Inside Westminster

Once a self-styled master of the dark arts, Gavin Williamson struggles in the spotlight

The education secretary’s job is hanging by a thread. He was once indispensable to successive prime ministers, now perhaps he operates at a level beyond his competence, writes Andrew Grice

Friday 14 August 2020 21:17
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Williamson made himself indispensable to David Cameron, Theresa May when she was the ‘stop Boris’ candidate and then, remarkably, to Boris Johnson
Williamson made himself indispensable to David Cameron, Theresa May when she was the ‘stop Boris’ candidate and then, remarkably, to Boris Johnson

Personally, I don’t much like the stick, but it is amazing what can be achieved with a sharpened carrot,” Gavin Williamson, then the government chief whip, told the 2017 Tory conference. He was revelling in his reputation as a modern Machiavelli who might just emulate House of Cards’ Francis Urquhart by using the dark arts to manipulate his way from chief whip to the top job.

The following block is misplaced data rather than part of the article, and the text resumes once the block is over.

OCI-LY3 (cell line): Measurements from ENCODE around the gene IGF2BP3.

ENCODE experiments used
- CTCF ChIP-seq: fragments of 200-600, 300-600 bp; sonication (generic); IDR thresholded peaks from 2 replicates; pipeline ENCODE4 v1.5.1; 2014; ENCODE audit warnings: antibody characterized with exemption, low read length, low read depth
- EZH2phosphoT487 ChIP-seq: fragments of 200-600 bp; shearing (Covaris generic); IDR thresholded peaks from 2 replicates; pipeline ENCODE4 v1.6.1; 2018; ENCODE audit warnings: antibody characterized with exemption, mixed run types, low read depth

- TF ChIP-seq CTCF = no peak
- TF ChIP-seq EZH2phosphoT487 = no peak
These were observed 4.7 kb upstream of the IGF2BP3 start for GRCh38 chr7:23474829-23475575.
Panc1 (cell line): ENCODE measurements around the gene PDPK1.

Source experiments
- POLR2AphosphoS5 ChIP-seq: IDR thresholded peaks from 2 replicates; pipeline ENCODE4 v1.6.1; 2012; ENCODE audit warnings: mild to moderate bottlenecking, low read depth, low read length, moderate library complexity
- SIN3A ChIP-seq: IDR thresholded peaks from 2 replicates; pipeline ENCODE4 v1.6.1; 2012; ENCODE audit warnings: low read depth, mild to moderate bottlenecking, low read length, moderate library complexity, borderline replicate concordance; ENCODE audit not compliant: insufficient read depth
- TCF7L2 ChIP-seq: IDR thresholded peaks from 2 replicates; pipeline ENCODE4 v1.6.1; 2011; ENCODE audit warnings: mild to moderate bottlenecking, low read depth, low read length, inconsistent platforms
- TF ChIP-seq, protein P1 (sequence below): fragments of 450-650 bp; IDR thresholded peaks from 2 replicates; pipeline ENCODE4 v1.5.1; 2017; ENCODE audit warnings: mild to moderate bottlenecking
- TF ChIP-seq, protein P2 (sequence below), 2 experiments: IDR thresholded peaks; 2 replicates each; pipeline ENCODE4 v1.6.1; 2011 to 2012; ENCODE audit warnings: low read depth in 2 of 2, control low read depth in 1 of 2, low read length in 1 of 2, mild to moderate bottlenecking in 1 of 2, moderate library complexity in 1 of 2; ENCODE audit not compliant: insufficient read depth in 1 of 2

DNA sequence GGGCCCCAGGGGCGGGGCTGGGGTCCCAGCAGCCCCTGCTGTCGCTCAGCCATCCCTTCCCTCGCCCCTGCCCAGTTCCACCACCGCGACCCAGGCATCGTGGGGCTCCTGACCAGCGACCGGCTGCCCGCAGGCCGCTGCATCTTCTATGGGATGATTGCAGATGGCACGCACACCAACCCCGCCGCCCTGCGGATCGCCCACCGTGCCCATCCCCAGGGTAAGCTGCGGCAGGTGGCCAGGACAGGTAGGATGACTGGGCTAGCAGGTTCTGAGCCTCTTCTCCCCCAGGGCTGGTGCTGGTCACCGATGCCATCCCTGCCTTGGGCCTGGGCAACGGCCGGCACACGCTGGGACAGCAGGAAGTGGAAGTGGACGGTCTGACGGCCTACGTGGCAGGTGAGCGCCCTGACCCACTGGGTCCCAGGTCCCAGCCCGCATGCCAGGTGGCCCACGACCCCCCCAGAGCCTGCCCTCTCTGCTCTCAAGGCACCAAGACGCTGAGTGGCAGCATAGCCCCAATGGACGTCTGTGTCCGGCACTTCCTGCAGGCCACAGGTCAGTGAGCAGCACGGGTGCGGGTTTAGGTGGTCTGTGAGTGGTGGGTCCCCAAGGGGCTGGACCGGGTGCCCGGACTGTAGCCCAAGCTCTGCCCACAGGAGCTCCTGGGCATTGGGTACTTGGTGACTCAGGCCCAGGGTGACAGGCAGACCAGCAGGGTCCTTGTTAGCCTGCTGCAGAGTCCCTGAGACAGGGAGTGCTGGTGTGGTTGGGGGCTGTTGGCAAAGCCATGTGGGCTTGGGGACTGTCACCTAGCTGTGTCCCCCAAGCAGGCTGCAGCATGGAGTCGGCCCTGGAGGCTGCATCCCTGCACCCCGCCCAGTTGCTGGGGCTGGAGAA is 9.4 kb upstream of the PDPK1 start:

Williamson made himself indispensable to David Cameron, Theresa May when she was the “stop Boris” candidate and then, remarkably, to Boris Johnson, even though May had sacked him as defence secretary after a leaked inquiry (he denied being the leaker).

To intimidate Tory backbenchers, Williamson kept a pet tarantula on his desk called Cronus, after the Greek god who won power by castrating his father before eating his own children. The MPs described Williamson as a “man who liked to chop off heads”. Now some of the same backbenchers want to chop off his, after the shambles over A-level grades. The education secretary’s friends point out that he made enemies as chief whip. But that doesn’t explain his panicky, last-minute change of tack, after he had five months to prepare for results day. We have an education secretary who didn’t do his homework. It seems he reacted to the fiasco over A-level grades in Scotland, which forced a U-turn and the SNP government to rely on teachers’ grade assessments.

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